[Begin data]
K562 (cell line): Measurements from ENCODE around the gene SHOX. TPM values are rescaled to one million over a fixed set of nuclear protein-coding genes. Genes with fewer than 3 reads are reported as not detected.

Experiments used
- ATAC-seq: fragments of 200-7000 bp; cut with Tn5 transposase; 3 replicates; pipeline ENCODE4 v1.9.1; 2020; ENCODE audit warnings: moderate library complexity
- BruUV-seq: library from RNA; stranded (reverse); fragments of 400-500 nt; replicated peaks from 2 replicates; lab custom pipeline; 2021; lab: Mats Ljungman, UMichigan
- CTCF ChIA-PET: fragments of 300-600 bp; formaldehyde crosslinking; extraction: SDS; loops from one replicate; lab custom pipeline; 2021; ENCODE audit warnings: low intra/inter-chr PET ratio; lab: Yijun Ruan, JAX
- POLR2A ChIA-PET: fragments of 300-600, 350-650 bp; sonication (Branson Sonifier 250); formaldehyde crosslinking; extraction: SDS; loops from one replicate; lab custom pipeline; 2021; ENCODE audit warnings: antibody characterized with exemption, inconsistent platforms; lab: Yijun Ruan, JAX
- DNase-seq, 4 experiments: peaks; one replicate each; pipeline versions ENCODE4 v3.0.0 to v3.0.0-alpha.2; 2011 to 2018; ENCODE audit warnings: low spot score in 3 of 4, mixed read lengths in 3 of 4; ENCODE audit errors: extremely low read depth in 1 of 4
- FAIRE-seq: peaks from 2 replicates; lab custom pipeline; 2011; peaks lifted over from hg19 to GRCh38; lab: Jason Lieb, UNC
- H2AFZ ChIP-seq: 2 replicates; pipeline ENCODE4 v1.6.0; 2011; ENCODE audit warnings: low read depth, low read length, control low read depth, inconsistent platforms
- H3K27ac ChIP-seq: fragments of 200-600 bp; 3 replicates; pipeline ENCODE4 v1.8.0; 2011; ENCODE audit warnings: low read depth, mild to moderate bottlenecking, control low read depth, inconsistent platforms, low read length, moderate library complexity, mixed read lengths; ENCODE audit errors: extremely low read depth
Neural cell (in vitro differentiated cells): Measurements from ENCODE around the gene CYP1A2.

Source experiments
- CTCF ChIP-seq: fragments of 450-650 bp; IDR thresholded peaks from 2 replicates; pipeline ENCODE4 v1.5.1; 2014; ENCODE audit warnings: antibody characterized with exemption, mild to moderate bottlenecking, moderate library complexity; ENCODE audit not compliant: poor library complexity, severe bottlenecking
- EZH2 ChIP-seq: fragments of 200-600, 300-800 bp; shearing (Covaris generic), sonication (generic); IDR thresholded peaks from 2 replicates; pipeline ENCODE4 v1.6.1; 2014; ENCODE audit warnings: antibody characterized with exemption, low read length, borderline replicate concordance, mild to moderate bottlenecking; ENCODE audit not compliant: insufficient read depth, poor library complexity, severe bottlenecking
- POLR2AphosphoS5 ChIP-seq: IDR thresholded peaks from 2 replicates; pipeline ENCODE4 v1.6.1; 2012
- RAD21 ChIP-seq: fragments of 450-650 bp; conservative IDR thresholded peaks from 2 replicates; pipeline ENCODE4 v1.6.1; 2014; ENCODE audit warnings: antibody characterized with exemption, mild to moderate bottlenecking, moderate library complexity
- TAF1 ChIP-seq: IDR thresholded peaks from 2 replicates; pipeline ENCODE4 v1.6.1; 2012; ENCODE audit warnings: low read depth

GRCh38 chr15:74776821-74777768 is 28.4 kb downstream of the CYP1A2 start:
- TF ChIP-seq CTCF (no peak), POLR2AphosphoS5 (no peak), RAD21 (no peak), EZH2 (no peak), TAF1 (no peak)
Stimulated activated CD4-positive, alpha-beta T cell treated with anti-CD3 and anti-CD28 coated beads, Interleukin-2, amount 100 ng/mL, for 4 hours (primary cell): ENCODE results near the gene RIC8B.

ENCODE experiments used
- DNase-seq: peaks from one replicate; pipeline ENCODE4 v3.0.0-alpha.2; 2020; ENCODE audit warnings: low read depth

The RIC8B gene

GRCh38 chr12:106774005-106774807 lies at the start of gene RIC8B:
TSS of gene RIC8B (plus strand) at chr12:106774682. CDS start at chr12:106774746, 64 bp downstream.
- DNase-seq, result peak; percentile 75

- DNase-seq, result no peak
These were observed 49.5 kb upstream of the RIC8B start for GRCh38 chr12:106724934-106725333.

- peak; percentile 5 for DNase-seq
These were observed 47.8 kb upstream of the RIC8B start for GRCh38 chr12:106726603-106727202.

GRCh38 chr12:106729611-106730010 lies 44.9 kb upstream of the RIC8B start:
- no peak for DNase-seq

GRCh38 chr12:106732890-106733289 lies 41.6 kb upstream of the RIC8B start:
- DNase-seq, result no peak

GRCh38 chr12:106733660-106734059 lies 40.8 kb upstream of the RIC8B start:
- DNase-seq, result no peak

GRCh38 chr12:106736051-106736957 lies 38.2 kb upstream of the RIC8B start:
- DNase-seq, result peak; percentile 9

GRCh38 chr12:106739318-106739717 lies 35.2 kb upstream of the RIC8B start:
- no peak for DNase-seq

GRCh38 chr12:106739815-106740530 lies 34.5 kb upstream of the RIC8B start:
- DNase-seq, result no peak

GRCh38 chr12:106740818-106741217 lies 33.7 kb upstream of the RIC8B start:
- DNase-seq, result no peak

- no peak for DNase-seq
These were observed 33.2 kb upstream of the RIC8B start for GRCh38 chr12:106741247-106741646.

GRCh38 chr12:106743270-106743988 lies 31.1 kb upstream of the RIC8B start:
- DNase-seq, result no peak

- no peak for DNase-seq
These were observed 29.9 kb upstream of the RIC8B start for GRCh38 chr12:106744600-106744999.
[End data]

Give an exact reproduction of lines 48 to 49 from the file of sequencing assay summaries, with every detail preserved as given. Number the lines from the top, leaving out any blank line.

- DNase-seq, result no peak

- no peak for DNase-seq